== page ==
Home Buying in Palo Alto>Question Details

D., Home Buyer in

Would you buy a 100 year old house?

Asked by D., Wed Apr 2, 2008

What's the average life span of a house in the Palo Alto area?
What are the risks associated with buying a house built more than a hundred years ago and what should a buyer be on the lookout for?

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I too have an older home, not quite 100 years old, but about 85 years old. A home inspection is a must. The inspector will check things you don't normally see or think of, such as the wiring, the plumbing including the type of pipes, etc. So far the only downside is the windows which are the old "wavy" glass, while being very charming, don't do a very good job of insulating heat/sound. We will eventually have to replace them. The best part is that older homes are usually on a larger size lot, and they have more character than newer homes. I wouldn't trade my old home for a new one!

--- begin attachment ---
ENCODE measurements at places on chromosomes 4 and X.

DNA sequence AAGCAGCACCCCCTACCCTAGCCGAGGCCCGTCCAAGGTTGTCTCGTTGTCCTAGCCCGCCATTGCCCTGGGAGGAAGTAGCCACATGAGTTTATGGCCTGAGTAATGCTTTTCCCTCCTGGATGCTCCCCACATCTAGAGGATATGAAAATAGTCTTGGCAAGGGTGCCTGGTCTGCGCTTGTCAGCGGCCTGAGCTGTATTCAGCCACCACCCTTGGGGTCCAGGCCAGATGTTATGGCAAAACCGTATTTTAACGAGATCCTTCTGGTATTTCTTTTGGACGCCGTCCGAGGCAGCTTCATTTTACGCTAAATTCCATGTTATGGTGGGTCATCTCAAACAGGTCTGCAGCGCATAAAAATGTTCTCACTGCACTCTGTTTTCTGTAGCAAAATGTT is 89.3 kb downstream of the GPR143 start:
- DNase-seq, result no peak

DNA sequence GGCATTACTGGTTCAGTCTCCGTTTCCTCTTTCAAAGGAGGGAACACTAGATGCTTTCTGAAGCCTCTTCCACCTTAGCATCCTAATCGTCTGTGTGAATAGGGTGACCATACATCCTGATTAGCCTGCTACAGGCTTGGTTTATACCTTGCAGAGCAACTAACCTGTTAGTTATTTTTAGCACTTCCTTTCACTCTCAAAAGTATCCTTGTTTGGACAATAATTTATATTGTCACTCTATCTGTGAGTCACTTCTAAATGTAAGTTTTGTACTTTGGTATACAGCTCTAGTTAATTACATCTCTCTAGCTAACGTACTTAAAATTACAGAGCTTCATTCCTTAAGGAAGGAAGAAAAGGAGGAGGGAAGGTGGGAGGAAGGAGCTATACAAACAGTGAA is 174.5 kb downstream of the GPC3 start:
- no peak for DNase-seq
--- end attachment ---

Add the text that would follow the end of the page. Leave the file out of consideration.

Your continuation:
2 votes Thank Flag Link Wed Apr 2, 2008
I agree. Our home is 100 years and down through the years we have invested quite a bit of money as most homeowners do. Nevertheless, it has so much character not to mention memories. We just installed new windows downstairs and our heating bill is great. We have a total of 22 window and all had to be custom made. All the repairs took lots of time and money, but it is worth it.
Flag Tue Jan 20, 2015
We used to live in a 112 year old house but we moved to a 49 year old house, i wish we could go back i miss my older house
1 vote Thank Flag Link Tue Aug 28, 2012
Most of the homes at that time were built out of pure redwood. They are very nice, and should last a long time. But look at it carefully.